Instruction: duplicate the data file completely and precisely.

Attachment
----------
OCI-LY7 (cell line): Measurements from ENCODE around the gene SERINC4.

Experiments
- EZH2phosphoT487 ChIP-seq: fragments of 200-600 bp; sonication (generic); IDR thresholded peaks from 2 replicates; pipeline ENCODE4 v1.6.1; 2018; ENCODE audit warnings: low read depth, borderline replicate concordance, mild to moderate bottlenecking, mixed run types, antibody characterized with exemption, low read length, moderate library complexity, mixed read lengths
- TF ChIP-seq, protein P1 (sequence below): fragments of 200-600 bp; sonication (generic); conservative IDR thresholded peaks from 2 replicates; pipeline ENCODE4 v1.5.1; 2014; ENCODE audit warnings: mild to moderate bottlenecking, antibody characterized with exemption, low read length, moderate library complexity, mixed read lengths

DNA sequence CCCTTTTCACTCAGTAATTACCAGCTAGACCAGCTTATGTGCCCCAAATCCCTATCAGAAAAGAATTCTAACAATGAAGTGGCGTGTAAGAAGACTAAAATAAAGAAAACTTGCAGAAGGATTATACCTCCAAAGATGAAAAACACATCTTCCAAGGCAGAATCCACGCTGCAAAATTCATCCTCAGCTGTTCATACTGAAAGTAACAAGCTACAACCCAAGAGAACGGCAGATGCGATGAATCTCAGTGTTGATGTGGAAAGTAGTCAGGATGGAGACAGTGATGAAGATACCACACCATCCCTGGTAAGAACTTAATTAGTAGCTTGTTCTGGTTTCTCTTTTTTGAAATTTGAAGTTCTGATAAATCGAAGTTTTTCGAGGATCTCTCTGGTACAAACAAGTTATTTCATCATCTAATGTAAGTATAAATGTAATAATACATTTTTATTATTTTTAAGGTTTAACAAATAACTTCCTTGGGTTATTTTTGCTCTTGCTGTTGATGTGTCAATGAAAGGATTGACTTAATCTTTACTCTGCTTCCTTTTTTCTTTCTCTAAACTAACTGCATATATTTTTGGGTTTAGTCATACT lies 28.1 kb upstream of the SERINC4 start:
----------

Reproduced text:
OCI-LY7 (cell line): Measurements from ENCODE around the gene SERINC4.

Experiments
- EZH2phosphoT487 ChIP-seq: fragments of 200-600 bp; sonication (generic); IDR thresholded peaks from 2 replicates; pipeline ENCODE4 v1.6.1; 2018; ENCODE audit warnings: low read depth, borderline replicate concordance, mild to moderate bottlenecking, mixed run types, antibody characterized with exemption, low read length, moderate library complexity, mixed read lengths
- TF ChIP-seq, protein P1 (sequence below): fragments of 200-600 bp; sonication (generic); conservative IDR thresholded peaks from 2 replicates; pipeline ENCODE4 v1.5.1; 2014; ENCODE audit warnings: mild to moderate bottlenecking, antibody characterized with exemption, low read length, moderate library complexity, mixed read lengths

DNA sequence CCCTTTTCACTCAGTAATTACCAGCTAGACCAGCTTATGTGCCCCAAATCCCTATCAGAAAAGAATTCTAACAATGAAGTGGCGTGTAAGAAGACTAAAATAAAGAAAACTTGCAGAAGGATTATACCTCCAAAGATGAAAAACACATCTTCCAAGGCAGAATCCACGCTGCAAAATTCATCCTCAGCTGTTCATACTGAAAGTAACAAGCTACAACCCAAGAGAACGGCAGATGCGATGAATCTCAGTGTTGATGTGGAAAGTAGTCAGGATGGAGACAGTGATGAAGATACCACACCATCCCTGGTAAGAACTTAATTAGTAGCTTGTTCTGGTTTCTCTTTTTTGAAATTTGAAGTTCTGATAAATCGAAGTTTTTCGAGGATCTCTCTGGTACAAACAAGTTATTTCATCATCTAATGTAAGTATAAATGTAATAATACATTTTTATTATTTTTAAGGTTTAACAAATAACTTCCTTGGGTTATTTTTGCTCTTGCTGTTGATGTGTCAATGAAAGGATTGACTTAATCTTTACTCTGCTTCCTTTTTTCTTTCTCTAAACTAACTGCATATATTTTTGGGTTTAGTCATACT lies 28.1 kb upstream of the SERINC4 start: